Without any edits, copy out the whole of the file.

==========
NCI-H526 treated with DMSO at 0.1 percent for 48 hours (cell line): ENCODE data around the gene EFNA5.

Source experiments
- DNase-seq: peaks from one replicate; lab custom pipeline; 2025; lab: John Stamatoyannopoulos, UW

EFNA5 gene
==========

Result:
NCI-H526 treated with DMSO at 0.1 percent for 48 hours (cell line): ENCODE data around the gene EFNA5.

Source experiments
- DNase-seq: peaks from one replicate; lab custom pipeline; 2025; lab: John Stamatoyannopoulos, UW

EFNA5 gene